The fine art of letting our cultural institutions fall into ruin
With reference to Nayanjot Lahiri’s article Hurting our heritage (April 30), it is disheartening to learn about the mismanagement of public cultural institutions in India. There is no doubt that the authorities concerned are not interested in preserving our rich heritage. Such institutions in other countries, like in Italy and Spain, are equipped with modern technology and boast of state-of-the-art infrastructure. They attract millions of tourists every year, which adds to these nations’ economies. India should learn from these countries and stop hurting our national heritage. It could begin by, as Lahiri so rightly proposes, appointing an independent assessor to look into the problems faced by the Archaeological Survey of India.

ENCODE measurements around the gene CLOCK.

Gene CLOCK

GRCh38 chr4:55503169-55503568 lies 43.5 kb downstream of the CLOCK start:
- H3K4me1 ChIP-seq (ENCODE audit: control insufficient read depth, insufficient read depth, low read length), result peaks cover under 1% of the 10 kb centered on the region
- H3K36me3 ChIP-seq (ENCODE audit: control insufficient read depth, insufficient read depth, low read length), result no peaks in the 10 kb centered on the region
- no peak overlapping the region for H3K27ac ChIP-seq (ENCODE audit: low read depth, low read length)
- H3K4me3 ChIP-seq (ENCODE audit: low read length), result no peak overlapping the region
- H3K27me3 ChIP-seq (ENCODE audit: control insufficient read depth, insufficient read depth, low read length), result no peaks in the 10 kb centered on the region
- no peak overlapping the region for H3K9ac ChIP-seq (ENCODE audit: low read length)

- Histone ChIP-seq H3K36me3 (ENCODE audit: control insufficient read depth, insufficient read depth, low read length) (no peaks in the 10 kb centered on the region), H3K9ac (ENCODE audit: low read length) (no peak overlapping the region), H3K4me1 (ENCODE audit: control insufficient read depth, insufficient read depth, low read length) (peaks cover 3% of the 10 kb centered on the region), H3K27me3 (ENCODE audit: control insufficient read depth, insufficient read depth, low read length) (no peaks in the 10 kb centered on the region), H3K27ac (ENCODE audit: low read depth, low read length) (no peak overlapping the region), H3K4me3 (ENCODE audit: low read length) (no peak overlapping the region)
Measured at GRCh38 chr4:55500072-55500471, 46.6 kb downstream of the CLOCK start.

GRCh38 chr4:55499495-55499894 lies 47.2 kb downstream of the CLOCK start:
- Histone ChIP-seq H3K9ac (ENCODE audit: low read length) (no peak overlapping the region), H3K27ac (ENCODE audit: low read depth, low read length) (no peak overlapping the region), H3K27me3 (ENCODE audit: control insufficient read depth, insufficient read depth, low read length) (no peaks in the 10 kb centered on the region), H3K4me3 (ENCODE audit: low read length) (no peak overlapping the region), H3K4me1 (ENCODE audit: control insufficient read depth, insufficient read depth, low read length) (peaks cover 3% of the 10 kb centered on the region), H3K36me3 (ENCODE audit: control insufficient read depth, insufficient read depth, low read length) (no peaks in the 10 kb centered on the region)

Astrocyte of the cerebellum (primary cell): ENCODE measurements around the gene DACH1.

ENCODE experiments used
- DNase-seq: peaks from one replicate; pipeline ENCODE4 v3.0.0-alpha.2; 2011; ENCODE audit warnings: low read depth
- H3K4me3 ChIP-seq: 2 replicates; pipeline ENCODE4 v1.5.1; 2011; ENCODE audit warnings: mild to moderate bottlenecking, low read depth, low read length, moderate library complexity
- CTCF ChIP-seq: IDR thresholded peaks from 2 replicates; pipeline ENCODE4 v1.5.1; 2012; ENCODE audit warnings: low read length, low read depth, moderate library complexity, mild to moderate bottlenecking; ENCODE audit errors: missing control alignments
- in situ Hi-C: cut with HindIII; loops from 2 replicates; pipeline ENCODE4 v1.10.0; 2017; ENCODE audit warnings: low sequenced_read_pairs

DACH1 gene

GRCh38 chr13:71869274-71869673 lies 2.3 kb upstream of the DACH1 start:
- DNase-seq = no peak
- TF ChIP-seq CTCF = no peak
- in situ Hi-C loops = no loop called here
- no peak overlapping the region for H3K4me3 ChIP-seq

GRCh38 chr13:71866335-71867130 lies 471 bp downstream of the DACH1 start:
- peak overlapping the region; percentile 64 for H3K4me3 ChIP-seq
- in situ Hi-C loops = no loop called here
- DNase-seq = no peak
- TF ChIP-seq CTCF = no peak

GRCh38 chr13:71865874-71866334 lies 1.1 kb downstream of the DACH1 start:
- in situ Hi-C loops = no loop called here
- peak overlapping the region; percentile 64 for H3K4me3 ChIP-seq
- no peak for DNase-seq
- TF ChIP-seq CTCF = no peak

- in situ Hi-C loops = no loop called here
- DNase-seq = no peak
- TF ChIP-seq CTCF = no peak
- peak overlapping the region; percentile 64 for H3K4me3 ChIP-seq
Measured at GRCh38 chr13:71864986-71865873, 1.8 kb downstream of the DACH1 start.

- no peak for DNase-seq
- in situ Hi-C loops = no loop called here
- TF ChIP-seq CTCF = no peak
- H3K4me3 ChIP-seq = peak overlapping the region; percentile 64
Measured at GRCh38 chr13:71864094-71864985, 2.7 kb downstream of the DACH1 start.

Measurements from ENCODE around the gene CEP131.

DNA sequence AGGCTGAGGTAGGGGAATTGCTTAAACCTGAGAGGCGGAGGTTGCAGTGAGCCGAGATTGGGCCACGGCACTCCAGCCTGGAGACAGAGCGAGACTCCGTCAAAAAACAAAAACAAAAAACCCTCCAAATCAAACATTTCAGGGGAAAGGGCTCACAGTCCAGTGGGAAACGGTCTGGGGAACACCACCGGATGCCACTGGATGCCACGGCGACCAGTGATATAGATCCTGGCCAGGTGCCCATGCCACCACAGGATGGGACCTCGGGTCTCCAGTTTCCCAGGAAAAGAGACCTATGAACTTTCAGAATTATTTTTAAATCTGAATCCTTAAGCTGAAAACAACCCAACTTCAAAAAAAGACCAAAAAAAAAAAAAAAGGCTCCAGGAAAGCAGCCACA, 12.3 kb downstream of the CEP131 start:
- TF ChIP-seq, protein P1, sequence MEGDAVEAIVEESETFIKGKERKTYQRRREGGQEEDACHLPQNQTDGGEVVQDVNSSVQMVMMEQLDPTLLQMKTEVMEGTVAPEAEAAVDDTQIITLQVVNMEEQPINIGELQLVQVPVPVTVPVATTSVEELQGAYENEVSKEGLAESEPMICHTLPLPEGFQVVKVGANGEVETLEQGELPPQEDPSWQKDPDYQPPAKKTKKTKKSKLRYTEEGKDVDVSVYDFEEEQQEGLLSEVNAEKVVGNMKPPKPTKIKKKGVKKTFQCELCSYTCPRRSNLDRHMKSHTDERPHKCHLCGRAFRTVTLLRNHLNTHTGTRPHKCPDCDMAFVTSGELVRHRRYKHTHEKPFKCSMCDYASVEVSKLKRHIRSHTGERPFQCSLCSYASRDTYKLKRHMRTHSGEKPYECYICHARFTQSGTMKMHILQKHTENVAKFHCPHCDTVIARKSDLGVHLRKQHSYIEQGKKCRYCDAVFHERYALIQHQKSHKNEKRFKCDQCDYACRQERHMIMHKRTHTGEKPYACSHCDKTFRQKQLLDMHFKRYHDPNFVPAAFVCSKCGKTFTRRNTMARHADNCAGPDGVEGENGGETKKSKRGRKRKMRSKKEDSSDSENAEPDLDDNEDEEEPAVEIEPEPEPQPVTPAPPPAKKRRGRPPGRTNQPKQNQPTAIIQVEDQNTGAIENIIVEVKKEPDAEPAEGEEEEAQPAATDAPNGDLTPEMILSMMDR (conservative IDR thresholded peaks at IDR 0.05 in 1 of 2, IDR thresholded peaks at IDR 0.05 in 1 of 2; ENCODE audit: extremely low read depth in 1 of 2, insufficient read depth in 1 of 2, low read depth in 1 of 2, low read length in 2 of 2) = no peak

Harish Benjwal, Delhi
A crystal clear policy on Siachen
PK Vasudeva in It’s more than just a sheet of ice (April 30) rightly states that the government should not compromise national security by taking decisions on how to deal with Pakistan on the Siachen glacier without consulting the armed forces. The Siachen is strategically significant for India. If Pakistan is serious about maintaining peaceful relations with India, it should first dismantle the terrorist camps on its soil and assure India that it will take action against the perpetrators of the 26/11 attacks in Mumbai.
Gautam Chandra, via email
The states need the Centre more
With reference to the editorial Held hostage by ad hocism (Our Take, April 30), there’s no denying the fact that the National Counter-Terrorism Centre (NCTC) will encroach on states’ constitutional rights. But the priority is to protect the country against terrorism, not keep chief ministers happy. The states must not come in the way of the NCTC. We need coordination among various security agencies. The states can’t do much without the Centre’s help in case of a terror attack.
G David Milton, via email